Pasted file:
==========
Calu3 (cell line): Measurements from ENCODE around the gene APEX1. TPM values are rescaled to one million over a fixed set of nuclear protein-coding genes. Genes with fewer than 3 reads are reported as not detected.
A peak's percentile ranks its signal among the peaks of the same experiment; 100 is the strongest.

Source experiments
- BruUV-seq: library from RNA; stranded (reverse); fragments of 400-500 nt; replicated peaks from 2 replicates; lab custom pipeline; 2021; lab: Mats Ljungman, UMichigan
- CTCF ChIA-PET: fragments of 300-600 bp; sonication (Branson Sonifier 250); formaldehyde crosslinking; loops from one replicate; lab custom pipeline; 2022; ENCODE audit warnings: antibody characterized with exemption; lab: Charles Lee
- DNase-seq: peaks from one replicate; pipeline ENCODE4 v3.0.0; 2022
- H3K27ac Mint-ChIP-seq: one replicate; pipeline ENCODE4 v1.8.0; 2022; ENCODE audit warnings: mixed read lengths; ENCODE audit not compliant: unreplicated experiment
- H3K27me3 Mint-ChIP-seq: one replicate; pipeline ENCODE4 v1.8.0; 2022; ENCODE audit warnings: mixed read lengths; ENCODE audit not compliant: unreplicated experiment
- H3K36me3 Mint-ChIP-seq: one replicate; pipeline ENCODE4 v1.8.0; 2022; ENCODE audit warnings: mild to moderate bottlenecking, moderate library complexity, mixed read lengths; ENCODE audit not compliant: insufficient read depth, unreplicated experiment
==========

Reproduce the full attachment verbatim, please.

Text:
Calu3 (cell line): Measurements from ENCODE around the gene APEX1. TPM values are rescaled to one million over a fixed set of nuclear protein-coding genes. Genes with fewer than 3 reads are reported as not detected.
A peak's percentile ranks its signal among the peaks of the same experiment; 100 is the strongest.

Source experiments
- BruUV-seq: library from RNA; stranded (reverse); fragments of 400-500 nt; replicated peaks from 2 replicates; lab custom pipeline; 2021; lab: Mats Ljungman, UMichigan
- CTCF ChIA-PET: fragments of 300-600 bp; sonication (Branson Sonifier 250); formaldehyde crosslinking; loops from one replicate; lab custom pipeline; 2022; ENCODE audit warnings: antibody characterized with exemption; lab: Charles Lee
- DNase-seq: peaks from one replicate; pipeline ENCODE4 v3.0.0; 2022
- H3K27ac Mint-ChIP-seq: one replicate; pipeline ENCODE4 v1.8.0; 2022; ENCODE audit warnings: mixed read lengths; ENCODE audit not compliant: unreplicated experiment
- H3K27me3 Mint-ChIP-seq: one replicate; pipeline ENCODE4 v1.8.0; 2022; ENCODE audit warnings: mixed read lengths; ENCODE audit not compliant: unreplicated experiment
- H3K36me3 Mint-ChIP-seq: one replicate; pipeline ENCODE4 v1.8.0; 2022; ENCODE audit warnings: mild to moderate bottlenecking, moderate library complexity, mixed read lengths; ENCODE audit not compliant: insufficient read depth, unreplicated experiment